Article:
Oakland City Council committee votes to end testing for off-the-job cannabis use

Two new studies have found a link between frequent cannabis use and increased risk of stroke, as well as a link between cannabis use disorder and increased risk of arrhythmia. (Courtesy of the American Heart Association)

The Oakland City Council's Public Safety Committee voted unanimously Tuesday on an ordinance to end the testing of city employees for off-the-job cannabis use considering the crisis the city is facing recruiting and retaining employees, Vice Mayor Rebecca Kaplan's office said. 

The Public Safety Committee's vote means the proposed ordinance will go before the full City Council and an approval there would do away with the testing. 

Kaplan introduced the proposed ordinance, which was co-authored by City Council President Nikki Fortunato Bas, Council Pro Tem Sheng Thao, and Councilmember Dan Kalb. 

"To exclude, discipline, or eliminate employees based on conduct that is not job-related, and which we have legalized, is not only unjust to the worker directly impacted -- it also harms the public and reduces our ability to provide desperately needed public services," Kaplan said in a statement.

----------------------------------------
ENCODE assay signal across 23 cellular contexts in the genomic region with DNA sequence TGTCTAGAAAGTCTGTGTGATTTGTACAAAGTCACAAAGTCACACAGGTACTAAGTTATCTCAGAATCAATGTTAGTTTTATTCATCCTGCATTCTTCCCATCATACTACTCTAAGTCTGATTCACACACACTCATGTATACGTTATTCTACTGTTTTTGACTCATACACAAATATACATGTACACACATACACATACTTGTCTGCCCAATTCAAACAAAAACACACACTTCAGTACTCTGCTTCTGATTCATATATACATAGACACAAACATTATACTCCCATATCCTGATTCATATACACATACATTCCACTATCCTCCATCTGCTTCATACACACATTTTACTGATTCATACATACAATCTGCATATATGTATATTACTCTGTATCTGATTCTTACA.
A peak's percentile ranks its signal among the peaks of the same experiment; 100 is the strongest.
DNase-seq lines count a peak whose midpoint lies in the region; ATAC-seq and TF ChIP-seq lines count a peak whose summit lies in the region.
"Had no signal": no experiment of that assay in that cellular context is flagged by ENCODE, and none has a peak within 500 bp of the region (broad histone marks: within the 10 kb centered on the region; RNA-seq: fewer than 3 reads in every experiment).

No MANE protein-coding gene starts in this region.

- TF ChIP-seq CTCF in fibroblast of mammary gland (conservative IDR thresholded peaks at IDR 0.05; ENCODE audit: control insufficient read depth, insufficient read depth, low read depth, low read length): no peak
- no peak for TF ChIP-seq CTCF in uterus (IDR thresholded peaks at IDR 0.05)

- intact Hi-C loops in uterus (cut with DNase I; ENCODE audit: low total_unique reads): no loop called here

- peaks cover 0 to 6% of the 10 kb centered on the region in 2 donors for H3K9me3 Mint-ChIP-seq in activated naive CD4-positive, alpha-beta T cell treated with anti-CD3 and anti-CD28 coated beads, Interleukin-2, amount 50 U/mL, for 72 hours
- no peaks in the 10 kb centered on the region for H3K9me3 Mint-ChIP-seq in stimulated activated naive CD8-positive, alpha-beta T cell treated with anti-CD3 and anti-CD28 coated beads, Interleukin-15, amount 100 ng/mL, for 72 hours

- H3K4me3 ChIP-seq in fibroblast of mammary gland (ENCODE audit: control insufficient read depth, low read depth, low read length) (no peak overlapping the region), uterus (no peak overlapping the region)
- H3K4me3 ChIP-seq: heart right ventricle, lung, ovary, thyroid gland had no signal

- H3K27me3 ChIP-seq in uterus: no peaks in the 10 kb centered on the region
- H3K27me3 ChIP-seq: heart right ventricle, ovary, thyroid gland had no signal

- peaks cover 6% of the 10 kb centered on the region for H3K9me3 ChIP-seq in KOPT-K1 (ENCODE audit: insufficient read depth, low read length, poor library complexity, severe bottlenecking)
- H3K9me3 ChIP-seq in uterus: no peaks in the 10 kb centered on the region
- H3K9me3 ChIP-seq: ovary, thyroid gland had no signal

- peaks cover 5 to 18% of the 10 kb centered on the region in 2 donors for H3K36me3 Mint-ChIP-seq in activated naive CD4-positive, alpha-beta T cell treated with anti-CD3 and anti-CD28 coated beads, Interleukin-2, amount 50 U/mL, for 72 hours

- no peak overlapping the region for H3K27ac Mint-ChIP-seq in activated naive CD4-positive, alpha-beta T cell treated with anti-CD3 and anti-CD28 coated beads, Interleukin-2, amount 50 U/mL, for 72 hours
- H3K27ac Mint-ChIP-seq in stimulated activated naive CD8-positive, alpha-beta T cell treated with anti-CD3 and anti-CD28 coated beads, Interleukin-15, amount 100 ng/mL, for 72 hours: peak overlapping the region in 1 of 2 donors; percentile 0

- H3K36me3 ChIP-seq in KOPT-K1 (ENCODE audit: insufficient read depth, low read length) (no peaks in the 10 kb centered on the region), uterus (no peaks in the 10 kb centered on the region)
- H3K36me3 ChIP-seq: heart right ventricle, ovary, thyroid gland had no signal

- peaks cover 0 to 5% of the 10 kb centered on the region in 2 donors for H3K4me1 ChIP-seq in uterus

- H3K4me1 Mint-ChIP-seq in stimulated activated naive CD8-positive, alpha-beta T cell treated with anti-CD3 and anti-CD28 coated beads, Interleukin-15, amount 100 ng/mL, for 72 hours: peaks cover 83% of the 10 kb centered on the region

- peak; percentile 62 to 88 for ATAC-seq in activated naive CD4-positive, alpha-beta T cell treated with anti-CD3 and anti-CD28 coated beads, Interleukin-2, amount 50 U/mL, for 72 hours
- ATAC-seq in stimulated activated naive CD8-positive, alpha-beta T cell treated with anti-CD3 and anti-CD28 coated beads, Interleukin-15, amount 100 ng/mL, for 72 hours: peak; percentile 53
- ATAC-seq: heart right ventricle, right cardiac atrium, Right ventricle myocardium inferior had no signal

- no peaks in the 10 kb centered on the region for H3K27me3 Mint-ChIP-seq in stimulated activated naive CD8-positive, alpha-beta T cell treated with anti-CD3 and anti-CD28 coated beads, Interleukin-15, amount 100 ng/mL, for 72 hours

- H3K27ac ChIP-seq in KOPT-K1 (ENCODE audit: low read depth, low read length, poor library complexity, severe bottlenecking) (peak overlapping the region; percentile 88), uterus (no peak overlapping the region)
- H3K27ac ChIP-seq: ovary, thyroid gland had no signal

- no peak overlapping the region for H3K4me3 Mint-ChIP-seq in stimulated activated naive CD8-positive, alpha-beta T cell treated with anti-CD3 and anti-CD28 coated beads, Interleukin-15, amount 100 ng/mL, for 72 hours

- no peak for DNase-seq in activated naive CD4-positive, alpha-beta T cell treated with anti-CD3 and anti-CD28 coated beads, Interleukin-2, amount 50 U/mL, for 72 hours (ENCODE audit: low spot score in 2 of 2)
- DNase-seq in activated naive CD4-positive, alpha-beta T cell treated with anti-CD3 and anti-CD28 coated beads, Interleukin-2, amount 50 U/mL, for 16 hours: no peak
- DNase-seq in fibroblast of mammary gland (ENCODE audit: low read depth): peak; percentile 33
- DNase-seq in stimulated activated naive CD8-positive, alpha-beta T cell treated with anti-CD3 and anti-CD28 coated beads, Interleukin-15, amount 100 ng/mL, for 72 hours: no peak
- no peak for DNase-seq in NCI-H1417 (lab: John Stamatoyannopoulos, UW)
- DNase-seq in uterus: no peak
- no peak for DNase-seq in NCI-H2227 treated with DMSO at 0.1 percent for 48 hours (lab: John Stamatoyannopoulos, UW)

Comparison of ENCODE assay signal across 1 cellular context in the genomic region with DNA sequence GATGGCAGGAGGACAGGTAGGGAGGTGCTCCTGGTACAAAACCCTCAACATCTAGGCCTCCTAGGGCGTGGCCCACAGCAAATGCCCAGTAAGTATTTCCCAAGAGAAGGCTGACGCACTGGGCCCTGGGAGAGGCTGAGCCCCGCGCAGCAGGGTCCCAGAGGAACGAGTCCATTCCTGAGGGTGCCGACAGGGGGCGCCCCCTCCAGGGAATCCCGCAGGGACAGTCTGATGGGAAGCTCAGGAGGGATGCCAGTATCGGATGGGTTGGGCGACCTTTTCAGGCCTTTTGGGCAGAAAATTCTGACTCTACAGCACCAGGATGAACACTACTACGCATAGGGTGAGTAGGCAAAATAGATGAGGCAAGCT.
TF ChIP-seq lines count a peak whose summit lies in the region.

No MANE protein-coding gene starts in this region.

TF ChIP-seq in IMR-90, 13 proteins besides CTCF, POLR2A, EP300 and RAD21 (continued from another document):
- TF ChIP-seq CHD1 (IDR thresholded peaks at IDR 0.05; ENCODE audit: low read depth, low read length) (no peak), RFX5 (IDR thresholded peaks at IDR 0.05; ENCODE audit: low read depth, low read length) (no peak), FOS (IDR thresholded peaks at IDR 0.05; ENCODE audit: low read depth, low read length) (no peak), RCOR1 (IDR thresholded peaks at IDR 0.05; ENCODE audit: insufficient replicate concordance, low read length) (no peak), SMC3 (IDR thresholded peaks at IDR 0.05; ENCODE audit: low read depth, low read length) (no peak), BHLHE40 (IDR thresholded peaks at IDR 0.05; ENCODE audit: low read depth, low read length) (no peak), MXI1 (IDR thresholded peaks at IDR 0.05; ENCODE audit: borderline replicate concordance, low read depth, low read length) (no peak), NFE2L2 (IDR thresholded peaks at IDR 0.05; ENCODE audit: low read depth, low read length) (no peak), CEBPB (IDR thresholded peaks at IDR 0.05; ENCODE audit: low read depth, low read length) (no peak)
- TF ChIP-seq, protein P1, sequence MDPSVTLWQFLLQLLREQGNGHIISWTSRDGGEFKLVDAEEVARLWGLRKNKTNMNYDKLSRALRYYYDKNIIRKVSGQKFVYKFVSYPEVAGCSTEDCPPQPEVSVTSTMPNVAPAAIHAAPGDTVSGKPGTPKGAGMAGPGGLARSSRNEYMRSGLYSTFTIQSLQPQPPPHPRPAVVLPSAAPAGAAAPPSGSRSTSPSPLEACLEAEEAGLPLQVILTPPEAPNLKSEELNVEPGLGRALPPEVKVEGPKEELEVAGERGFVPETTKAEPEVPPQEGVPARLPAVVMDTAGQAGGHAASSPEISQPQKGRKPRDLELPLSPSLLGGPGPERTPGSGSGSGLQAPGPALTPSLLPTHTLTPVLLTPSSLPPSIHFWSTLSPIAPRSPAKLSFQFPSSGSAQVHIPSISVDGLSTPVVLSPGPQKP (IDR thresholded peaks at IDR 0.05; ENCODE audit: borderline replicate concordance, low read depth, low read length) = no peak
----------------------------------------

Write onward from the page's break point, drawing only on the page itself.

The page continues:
"Furthermore, it is unjust, and goes against the spirit of our cannabis legalization policies to penalize or exclude employees for cannabis use -- as long as they are not impaired or using at work," Kaplan said. 

Oakland currently tests city employees for cannabis metabolites, which can show up in tests for weeks after someone uses cannabis. The test is not an accurate indicator of impairment, Kaplan said. 

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At least four major cities in the U.S. including New York and Atlanta have rules that protect their employees from discrimination based on the use of marijuana off the job. 

Kaplan said it's unfortunate that as innovative as Oakland is, it is behind other cities on this idea. 

She said employment vacancies in the city are "undermining public services" and that society's prohibition of cannabis has resulted in "a disproportionate number of penalties falling overwhelmingly on African Americans."